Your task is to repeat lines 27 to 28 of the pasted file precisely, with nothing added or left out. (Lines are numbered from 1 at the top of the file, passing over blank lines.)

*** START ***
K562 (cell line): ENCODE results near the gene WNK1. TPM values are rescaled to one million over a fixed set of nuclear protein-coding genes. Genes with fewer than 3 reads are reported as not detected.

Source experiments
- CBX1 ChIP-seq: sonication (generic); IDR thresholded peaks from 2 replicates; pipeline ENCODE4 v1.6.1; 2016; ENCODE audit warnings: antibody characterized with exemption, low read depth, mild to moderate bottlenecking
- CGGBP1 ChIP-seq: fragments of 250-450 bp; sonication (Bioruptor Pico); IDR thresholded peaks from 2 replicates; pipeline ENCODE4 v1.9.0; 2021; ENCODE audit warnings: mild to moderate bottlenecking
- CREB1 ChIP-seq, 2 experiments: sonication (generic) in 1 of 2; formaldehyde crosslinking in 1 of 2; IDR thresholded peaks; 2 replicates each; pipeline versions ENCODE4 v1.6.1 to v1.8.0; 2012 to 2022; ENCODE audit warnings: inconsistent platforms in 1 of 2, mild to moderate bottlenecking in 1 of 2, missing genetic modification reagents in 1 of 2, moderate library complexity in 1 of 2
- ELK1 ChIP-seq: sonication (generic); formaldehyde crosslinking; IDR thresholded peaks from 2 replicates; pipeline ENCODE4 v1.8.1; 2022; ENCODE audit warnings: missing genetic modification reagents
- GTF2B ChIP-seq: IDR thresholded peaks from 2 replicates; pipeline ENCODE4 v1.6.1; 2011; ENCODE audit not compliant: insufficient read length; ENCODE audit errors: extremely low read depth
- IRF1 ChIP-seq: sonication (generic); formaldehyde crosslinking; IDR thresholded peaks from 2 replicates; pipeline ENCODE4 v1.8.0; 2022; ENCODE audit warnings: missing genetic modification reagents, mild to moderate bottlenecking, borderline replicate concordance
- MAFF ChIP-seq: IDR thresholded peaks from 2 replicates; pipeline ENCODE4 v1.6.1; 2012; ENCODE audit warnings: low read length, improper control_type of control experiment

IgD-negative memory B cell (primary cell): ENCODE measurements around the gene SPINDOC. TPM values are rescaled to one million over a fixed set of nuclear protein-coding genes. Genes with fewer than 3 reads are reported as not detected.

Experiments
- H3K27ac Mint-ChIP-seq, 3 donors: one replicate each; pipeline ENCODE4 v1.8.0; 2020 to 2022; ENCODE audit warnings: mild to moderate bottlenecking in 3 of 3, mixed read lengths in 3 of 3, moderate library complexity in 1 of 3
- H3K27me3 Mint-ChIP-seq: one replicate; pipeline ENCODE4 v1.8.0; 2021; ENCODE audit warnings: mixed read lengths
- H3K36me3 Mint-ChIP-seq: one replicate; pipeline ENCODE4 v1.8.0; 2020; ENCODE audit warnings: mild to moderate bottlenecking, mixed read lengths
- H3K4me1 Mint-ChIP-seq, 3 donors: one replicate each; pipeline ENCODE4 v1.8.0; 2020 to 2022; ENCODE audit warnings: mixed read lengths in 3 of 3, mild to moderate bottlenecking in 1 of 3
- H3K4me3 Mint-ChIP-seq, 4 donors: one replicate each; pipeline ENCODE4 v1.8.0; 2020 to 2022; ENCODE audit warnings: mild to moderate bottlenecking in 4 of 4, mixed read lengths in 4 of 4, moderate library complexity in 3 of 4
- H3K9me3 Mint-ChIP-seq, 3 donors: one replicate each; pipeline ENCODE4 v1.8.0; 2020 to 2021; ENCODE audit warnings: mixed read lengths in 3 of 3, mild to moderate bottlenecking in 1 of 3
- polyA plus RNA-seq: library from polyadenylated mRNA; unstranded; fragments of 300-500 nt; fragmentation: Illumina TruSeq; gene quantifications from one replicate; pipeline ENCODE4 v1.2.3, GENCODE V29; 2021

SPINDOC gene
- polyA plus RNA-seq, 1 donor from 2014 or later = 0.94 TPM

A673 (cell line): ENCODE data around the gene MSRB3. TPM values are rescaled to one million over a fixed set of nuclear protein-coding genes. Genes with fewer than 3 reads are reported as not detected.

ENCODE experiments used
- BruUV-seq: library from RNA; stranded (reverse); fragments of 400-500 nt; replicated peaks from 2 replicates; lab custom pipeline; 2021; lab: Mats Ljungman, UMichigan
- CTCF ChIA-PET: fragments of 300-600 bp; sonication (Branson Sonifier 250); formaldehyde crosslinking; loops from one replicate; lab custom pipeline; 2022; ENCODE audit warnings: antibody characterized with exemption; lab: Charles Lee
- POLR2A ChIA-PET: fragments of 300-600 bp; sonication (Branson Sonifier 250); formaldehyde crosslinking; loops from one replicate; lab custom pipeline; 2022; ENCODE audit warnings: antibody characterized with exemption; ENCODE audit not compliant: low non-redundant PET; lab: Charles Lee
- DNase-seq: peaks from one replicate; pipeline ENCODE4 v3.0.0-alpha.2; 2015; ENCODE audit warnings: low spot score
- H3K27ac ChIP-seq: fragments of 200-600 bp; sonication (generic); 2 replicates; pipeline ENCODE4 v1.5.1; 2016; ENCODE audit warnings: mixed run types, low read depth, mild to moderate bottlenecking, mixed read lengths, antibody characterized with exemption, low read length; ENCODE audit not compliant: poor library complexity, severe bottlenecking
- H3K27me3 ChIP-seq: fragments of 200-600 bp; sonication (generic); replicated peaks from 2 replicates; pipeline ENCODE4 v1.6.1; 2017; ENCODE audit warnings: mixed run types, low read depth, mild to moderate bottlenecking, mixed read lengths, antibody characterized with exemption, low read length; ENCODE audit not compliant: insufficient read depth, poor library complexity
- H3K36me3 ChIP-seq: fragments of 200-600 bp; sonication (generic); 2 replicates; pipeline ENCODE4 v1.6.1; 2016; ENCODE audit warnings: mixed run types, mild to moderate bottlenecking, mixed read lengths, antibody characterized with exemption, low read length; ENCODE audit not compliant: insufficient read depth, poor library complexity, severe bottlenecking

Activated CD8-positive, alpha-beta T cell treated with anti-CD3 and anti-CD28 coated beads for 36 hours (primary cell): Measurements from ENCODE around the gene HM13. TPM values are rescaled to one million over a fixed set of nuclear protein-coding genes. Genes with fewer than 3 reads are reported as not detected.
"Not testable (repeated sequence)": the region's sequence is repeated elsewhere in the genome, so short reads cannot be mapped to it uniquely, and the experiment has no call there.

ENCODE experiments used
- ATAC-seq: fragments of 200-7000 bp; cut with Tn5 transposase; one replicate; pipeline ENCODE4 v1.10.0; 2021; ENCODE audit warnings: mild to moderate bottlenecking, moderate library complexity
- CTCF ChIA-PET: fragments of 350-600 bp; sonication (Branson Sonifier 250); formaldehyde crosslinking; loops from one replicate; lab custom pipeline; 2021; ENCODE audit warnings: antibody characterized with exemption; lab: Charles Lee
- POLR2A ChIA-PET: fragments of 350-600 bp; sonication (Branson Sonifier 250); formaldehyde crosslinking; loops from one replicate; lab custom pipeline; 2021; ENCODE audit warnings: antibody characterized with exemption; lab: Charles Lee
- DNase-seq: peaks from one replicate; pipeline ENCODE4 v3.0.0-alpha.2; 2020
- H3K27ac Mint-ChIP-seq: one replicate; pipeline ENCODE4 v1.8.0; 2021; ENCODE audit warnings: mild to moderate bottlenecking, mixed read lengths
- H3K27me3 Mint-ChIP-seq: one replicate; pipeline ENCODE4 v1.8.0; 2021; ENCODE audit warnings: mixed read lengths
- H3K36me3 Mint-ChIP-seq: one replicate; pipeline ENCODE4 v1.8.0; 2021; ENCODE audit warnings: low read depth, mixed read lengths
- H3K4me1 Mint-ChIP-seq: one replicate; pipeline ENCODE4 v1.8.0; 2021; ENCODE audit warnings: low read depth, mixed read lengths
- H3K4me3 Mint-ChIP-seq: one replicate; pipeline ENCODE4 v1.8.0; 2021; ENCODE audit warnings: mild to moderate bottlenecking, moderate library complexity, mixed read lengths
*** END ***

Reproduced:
- H3K27ac ChIP-seq: fragments of 200-600 bp; sonication (generic); 2 replicates; pipeline ENCODE4 v1.5.1; 2016; ENCODE audit warnings: mixed run types, low read depth, mild to moderate bottlenecking, mixed read lengths, antibody characterized with exemption, low read length; ENCODE audit not compliant: poor library complexity, severe bottlenecking
- H3K27me3 ChIP-seq: fragments of 200-600 bp; sonication (generic); replicated peaks from 2 replicates; pipeline ENCODE4 v1.6.1; 2017; ENCODE audit warnings: mixed run types, low read depth, mild to moderate bottlenecking, mixed read lengths, antibody characterized with exemption, low read length; ENCODE audit not compliant: insufficient read depth, poor library complexity